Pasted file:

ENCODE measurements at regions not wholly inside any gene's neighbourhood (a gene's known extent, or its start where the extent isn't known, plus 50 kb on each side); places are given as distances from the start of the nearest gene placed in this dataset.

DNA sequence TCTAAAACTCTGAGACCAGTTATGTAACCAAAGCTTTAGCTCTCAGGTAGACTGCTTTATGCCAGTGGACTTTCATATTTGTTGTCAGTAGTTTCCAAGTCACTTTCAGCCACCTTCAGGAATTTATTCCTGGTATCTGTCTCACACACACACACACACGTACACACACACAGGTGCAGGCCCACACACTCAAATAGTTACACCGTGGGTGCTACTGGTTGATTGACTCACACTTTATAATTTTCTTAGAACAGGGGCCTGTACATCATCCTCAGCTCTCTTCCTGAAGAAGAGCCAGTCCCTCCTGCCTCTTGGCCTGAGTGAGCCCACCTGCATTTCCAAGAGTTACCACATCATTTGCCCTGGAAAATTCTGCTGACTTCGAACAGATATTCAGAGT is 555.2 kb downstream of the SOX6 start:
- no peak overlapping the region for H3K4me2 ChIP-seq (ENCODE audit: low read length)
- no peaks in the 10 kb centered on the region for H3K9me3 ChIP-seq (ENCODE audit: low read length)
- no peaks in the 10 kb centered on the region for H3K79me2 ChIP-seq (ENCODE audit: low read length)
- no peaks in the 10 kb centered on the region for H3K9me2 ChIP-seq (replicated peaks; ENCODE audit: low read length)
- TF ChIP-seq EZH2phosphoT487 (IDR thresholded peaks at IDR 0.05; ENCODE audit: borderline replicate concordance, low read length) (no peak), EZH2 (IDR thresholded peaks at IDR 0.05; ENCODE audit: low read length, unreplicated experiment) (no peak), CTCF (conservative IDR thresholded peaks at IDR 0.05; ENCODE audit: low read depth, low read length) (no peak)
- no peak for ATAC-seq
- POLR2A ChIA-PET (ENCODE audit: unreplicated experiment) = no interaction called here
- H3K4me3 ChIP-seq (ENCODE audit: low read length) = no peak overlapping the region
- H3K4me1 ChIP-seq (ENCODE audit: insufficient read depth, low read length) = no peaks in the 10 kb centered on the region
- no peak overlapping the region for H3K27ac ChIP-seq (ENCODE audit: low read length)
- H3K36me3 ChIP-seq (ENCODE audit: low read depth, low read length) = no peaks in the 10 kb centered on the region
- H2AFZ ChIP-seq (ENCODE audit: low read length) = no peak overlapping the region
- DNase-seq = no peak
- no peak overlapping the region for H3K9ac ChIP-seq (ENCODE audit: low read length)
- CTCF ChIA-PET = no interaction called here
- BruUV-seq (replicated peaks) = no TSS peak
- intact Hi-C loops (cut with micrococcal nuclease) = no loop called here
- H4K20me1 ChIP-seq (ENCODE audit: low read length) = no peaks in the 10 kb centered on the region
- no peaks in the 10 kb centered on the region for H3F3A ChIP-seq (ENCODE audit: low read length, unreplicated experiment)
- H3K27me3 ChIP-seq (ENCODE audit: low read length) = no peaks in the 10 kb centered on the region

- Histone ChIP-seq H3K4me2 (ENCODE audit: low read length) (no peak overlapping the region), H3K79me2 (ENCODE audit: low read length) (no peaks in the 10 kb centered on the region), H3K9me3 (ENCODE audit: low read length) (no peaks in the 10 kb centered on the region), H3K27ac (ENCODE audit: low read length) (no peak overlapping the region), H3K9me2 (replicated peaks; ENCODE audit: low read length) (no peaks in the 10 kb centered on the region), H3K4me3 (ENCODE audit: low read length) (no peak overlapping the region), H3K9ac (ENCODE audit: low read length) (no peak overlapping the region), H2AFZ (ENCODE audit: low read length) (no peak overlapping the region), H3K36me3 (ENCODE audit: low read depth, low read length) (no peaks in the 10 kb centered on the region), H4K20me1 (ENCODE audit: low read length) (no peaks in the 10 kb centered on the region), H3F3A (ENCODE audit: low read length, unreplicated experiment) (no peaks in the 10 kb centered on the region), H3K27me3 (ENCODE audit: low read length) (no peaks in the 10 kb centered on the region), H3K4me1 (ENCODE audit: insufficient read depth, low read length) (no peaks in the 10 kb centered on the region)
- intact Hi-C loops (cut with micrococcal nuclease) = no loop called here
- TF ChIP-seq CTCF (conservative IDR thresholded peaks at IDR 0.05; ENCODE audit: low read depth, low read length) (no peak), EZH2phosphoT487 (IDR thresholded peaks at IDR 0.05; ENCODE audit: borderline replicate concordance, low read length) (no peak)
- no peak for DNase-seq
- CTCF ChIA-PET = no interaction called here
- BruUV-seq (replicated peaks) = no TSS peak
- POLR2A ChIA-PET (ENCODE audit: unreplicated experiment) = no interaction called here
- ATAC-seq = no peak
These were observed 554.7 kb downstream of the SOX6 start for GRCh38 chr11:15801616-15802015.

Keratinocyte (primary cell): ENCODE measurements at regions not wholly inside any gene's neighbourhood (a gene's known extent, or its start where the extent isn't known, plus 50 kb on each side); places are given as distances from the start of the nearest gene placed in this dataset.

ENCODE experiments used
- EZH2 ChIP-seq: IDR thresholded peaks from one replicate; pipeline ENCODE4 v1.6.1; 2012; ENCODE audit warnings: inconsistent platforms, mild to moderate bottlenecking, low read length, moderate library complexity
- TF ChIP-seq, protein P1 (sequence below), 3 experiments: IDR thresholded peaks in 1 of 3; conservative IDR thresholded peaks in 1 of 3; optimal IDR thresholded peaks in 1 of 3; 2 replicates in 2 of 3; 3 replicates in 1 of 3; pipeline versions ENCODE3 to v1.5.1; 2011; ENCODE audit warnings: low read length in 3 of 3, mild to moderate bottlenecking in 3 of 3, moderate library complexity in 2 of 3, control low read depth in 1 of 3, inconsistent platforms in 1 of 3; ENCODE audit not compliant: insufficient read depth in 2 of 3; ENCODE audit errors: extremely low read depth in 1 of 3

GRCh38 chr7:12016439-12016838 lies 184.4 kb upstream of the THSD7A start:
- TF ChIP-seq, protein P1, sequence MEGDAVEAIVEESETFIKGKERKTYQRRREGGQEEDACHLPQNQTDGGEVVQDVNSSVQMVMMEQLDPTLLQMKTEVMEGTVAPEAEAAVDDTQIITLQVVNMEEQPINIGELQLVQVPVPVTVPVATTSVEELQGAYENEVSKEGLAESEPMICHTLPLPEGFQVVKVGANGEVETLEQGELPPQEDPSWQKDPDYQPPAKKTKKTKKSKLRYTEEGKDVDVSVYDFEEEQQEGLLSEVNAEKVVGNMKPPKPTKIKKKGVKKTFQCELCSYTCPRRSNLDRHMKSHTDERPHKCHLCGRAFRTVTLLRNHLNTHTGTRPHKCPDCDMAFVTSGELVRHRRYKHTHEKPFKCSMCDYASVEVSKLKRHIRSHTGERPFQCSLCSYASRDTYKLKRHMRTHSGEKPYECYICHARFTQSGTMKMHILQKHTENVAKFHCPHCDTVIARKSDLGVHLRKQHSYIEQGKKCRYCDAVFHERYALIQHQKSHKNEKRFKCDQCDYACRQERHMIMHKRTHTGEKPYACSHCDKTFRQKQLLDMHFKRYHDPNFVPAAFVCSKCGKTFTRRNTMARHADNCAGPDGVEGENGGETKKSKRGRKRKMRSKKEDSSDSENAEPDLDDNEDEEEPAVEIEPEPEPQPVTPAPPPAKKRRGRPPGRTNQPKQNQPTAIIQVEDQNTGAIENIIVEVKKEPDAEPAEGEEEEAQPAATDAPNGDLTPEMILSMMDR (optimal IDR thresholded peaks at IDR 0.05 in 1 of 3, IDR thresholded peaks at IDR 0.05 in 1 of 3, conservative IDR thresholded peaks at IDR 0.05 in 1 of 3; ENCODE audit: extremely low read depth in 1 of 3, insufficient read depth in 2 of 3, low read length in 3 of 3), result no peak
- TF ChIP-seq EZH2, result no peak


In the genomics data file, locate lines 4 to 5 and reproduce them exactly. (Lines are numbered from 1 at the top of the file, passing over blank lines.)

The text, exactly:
- no peaks in the 10 kb centered on the region for H3K9me3 ChIP-seq (ENCODE audit: low read length)
- no peaks in the 10 kb centered on the region for H3K79me2 ChIP-seq (ENCODE audit: low read length)